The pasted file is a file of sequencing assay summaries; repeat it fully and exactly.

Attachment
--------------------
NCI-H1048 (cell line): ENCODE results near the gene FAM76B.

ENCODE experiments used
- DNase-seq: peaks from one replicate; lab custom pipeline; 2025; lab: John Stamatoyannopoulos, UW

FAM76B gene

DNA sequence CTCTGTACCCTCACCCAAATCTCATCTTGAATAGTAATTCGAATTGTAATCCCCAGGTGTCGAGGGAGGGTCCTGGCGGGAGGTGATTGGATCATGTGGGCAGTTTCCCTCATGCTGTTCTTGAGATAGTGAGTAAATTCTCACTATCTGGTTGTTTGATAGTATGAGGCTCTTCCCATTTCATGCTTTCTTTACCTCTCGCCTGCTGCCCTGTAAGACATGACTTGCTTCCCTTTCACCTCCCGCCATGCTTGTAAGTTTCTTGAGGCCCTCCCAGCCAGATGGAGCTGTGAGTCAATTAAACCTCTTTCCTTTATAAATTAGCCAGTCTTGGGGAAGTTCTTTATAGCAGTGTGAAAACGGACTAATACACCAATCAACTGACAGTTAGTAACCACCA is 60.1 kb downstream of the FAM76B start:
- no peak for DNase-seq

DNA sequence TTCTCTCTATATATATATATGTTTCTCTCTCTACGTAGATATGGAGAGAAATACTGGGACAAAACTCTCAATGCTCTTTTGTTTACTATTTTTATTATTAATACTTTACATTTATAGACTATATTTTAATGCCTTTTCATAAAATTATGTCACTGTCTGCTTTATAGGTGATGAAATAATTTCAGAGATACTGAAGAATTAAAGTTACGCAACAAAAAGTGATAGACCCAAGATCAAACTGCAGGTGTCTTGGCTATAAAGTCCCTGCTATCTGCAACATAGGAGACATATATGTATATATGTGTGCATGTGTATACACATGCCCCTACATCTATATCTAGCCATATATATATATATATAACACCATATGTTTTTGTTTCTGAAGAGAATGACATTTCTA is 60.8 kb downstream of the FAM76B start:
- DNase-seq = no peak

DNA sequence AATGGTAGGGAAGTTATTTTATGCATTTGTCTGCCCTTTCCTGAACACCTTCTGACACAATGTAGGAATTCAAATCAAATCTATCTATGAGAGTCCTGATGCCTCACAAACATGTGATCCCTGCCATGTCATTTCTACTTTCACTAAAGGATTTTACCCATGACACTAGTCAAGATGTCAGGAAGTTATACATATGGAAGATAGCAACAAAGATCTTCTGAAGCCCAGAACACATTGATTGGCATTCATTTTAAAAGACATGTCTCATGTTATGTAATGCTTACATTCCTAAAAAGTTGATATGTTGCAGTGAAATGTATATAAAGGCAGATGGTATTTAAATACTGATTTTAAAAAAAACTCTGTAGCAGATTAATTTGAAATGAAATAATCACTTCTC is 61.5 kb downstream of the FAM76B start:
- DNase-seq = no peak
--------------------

NCI-H1048 (cell line): ENCODE results near the gene FAM76B.

ENCODE experiments used
- DNase-seq: peaks from one replicate; lab custom pipeline; 2025; lab: John Stamatoyannopoulos, UW

FAM76B gene

DNA sequence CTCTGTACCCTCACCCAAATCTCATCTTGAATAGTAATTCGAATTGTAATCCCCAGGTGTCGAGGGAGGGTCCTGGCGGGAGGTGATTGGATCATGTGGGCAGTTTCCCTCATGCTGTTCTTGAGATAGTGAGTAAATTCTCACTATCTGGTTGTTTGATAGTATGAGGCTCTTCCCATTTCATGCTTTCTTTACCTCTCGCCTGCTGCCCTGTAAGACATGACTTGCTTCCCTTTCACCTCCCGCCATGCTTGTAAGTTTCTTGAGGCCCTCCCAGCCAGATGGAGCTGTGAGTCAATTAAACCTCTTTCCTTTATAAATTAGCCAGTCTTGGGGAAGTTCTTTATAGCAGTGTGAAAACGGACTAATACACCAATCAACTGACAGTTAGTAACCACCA is 60.1 kb downstream of the FAM76B start:
- no peak for DNase-seq

DNA sequence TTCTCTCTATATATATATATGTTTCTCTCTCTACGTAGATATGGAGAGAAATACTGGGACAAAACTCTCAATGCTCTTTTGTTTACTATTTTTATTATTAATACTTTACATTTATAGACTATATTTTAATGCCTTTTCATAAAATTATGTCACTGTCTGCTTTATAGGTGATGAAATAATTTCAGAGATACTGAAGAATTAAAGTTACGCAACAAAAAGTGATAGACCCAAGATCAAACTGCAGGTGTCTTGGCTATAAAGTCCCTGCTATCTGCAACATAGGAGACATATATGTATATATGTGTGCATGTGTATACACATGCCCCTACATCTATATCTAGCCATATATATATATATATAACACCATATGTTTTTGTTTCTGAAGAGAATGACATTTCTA is 60.8 kb downstream of the FAM76B start:
- DNase-seq = no peak

DNA sequence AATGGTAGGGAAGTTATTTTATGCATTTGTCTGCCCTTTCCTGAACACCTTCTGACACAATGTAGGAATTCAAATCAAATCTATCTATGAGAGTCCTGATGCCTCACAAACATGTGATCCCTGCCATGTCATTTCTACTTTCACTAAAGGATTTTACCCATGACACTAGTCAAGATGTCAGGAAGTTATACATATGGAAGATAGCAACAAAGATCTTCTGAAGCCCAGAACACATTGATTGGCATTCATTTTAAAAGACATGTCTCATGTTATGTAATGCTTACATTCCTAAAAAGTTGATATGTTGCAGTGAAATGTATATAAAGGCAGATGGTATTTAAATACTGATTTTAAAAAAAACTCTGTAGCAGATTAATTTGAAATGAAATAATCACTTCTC is 61.5 kb downstream of the FAM76B start:
- DNase-seq = no peak